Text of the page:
From time-to-time, transactions or scenarios occur that require consideration of whether an operating lease or a finance lease is the best way forward for parties involved. Whilst the structures are similar, from a legal perspective, there continue to be key differences in how operating and finance leases are structured and function.
Historically, the two received different accounting treatment, with operating leases being effectively off-balance sheet. This, however, changed with the introduction of IFRS 16 in 2019, with that distinction in accounting treatment ceasing to apply.
An operating lease is traditionally described as an aircraft hire contract between the lessor (as owner) and a lessee (i.e. an airline) for the agreed term, which is normally no longer than 12 years. The lessor leases the aircraft to the lessee; the lessee pays (amongst other things) rent and at the end of the term, the aircraft is returned to the lessor.
Under this structure, the ownership (and residual value) risk will remain with the lessor with operating leases, also including more stringent maintenance and insurance requirements than finance leases in order to protect the aircraft’s value. Protecting the value is crucial to the lessor, as once the initial lease ends, the lessor will look to lease the aircraft out again in order to further monetise the asset. A lessor will usually enter into several operating leases over the life of an aircraft in order to recoup its initial expenditure and more. Operating leases will therefore, include much more detailed maintenance, insurance and return conditions and, in addition to rent, the lessee will be required to cover exposure in respect of maintenance costs (whether through regular maintenance reserve payments or an end of lease compensation payment).
Rental amounts will, of course, be a commercial negotiation and take into account many different factors. The lessor will look at items such as current market conditions, credit of the airline, availability of similar aircraft, lease rate factors and (if used in a tax leasing structure) the potential tax benefits available to a lessor via the use of an operating lease. Whilst it will be specific to the jurisdiction of the owner/lessor, the tax treatment of an operating lease is a fundamental difference between it and a finance lease, operating leases are “true leases” because no ownership rights in the aircraft pass meaning that the lessor can utilise certain tax deductions in respect of the aircraft/rent received. As such, operating leases are an integral element of certain tax lease structures such as JOLCOs.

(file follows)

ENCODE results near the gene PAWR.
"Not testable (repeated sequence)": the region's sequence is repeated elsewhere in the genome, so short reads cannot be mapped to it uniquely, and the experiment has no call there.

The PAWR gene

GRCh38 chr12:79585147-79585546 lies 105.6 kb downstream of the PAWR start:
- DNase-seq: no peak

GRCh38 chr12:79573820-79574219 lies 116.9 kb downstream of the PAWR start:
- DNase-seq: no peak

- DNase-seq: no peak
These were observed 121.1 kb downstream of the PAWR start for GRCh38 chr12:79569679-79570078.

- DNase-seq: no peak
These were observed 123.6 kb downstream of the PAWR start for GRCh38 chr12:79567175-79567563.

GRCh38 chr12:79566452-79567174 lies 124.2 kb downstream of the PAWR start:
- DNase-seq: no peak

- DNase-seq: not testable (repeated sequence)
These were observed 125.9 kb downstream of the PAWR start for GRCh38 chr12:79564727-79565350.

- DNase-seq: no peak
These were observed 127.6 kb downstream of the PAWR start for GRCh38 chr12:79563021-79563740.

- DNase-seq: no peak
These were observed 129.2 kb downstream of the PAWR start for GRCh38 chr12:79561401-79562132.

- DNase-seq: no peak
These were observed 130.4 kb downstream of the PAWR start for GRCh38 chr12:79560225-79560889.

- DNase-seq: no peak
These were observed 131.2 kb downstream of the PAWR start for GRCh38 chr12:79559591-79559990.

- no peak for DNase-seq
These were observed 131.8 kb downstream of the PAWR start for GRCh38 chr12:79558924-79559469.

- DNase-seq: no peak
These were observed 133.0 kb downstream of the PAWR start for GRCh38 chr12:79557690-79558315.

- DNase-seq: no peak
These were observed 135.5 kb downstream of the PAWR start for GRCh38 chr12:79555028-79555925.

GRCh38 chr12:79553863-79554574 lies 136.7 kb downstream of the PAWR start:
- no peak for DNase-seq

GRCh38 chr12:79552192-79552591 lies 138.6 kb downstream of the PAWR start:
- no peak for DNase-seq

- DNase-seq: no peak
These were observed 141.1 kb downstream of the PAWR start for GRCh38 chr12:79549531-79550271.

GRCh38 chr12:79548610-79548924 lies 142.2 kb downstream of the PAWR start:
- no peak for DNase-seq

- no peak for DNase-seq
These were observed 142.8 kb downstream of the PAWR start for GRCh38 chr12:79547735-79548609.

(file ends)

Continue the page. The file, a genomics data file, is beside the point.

Lessees like operating leases as they allow them to expand a fleet without the requirement for large capital expenditures. It also means that they can modernise their fleet through bringing in newer aircraft and disposing of older models all whilst protecting their liquidity position. For Lessors, operating leases are good long-term investments with potentially lucrative revenue streams. There is also a sizeable secondary market for lessors to trade aircraft amongst themselves, nearly always with the lease “transferred” via a novation or assignment and assumption depending on jurisdiction.
A finance lease ultimately confers the economic benefit of the asset on the lessee and is a common financing tool. Whilst there could be multiple users of an aircraft during its economic lifetime where operating leases are used, the lessee is intended to be the sole economic beneficiary of the asset in a finance lease. Such structures are commonly used in financings, for example export credit agency structures where an orphan SPV will lease the aircraft by way of a finance lease to the relevant lessee. The financing nature of the structure does mean there are added regulatory consideration here though and local law “financial leasing” regulations should always be considered.
The structure is ostensibly similar insofar as the lessor will lease the aircraft to the lessee for an agreed term and the lessee will pay rent over that period. However, that rent will effectively amortise the capital cost of acquiring that aircraft. In addition, the lessee will be entitled to take title to the aircraft, either through an early termination option (and paying the outstanding capital cost then due) or at the end of the term through a nominal purchase option (once the capital cost has fully amortised). On payment of the early termination amount or purchase option, legal title will pass to the lessee.
As an economic owner, the lessee is the one who takes the ownership risks/reward. Given the expectation that the aircraft will not be returned to the lessor, the lessee is not generally required to pay anything towards maintenance events (as would be the case with an operating lease where the aircraft will ultimately be returned to the lessor).
Most leasing transactions will be formulated with a clear idea of whether an operating lease or financing lease is required, however for those bespoke transactions, it is always good to remind ourselves of the characteristics and structures of both.